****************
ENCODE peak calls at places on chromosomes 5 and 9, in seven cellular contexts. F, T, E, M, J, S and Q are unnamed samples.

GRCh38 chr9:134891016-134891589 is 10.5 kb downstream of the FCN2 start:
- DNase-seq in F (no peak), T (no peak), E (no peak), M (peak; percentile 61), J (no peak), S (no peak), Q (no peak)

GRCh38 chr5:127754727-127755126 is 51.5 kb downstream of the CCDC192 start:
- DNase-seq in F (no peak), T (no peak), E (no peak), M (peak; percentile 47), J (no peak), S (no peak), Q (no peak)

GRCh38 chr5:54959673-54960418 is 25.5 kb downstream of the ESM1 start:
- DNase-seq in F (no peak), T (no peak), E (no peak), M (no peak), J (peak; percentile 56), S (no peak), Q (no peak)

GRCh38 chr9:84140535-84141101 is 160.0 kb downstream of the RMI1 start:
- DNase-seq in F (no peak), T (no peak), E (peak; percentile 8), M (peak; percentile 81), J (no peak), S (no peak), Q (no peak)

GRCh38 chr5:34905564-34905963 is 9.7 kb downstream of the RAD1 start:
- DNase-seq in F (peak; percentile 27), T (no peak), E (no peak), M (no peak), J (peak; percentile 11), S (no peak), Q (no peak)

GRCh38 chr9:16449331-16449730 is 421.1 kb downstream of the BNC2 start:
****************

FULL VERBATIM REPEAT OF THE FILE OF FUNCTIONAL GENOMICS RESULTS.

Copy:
ENCODE peak calls at places on chromosomes 5 and 9, in seven cellular contexts. F, T, E, M, J, S and Q are unnamed samples.

GRCh38 chr9:134891016-134891589 is 10.5 kb downstream of the FCN2 start:
- DNase-seq in F (no peak), T (no peak), E (no peak), M (peak; percentile 61), J (no peak), S (no peak), Q (no peak)

GRCh38 chr5:127754727-127755126 is 51.5 kb downstream of the CCDC192 start:
- DNase-seq in F (no peak), T (no peak), E (no peak), M (peak; percentile 47), J (no peak), S (no peak), Q (no peak)

GRCh38 chr5:54959673-54960418 is 25.5 kb downstream of the ESM1 start:
- DNase-seq in F (no peak), T (no peak), E (no peak), M (no peak), J (peak; percentile 56), S (no peak), Q (no peak)

GRCh38 chr9:84140535-84141101 is 160.0 kb downstream of the RMI1 start:
- DNase-seq in F (no peak), T (no peak), E (peak; percentile 8), M (peak; percentile 81), J (no peak), S (no peak), Q (no peak)

GRCh38 chr5:34905564-34905963 is 9.7 kb downstream of the RAD1 start:
- DNase-seq in F (peak; percentile 27), T (no peak), E (no peak), M (no peak), J (peak; percentile 11), S (no peak), Q (no peak)

GRCh38 chr9:16449331-16449730 is 421.1 kb downstream of the BNC2 start: